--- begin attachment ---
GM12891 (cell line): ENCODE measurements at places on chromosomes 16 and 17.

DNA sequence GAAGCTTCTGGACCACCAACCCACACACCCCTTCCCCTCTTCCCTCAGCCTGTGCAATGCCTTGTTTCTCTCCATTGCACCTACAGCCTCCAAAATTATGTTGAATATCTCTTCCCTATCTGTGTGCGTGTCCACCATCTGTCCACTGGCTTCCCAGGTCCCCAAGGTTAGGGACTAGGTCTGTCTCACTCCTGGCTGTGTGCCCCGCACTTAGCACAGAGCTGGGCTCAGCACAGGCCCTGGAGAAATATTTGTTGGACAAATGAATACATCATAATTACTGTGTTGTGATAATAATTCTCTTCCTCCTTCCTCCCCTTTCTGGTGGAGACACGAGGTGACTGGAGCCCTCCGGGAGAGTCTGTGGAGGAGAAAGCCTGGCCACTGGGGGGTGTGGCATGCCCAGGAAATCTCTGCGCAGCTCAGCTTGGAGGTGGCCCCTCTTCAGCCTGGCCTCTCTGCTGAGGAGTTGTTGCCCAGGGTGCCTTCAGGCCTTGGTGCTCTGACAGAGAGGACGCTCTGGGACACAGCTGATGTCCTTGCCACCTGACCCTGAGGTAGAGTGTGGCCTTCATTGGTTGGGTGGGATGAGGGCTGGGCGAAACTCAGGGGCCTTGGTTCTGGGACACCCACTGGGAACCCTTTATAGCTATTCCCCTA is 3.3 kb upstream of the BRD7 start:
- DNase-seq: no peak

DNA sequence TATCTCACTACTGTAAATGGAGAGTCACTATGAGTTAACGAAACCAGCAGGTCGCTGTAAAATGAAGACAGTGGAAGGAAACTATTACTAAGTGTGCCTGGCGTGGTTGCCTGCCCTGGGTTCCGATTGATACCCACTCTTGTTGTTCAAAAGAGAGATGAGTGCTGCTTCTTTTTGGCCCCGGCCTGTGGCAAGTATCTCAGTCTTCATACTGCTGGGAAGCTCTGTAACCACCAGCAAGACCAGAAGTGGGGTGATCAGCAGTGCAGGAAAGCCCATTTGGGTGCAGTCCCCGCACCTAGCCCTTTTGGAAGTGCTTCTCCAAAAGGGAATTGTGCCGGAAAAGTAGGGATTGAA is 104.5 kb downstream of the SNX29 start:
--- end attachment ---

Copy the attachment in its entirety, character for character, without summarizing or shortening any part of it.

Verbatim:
GM12891 (cell line): ENCODE measurements at places on chromosomes 16 and 17.

DNA sequence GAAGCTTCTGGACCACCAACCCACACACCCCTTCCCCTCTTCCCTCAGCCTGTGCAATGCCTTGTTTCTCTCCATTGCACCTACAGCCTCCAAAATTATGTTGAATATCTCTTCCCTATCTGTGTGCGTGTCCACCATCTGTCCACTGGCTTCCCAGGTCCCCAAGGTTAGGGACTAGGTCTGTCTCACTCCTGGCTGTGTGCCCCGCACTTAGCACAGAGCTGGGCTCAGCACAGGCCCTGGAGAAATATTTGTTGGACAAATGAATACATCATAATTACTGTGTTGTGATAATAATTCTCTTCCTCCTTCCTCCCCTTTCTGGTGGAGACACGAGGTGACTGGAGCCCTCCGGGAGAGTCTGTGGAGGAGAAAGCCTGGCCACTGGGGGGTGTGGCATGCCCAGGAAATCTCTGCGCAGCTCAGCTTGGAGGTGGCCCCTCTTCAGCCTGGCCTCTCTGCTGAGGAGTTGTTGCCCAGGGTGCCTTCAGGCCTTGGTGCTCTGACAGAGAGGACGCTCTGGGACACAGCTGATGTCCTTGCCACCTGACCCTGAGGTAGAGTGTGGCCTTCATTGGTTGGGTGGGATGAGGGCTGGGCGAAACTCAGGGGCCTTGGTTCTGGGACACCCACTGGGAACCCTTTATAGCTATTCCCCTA is 3.3 kb upstream of the BRD7 start:
- DNase-seq: no peak

DNA sequence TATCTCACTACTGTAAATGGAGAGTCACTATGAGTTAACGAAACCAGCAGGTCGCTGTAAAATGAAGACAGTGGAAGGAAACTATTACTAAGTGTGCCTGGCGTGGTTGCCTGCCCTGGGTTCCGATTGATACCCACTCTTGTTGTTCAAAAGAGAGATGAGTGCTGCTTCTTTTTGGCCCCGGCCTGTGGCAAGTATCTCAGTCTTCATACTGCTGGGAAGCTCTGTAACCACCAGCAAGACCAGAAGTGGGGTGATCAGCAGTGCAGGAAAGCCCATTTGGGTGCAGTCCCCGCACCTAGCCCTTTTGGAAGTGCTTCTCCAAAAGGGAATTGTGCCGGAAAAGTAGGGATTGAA is 104.5 kb downstream of the SNX29 start: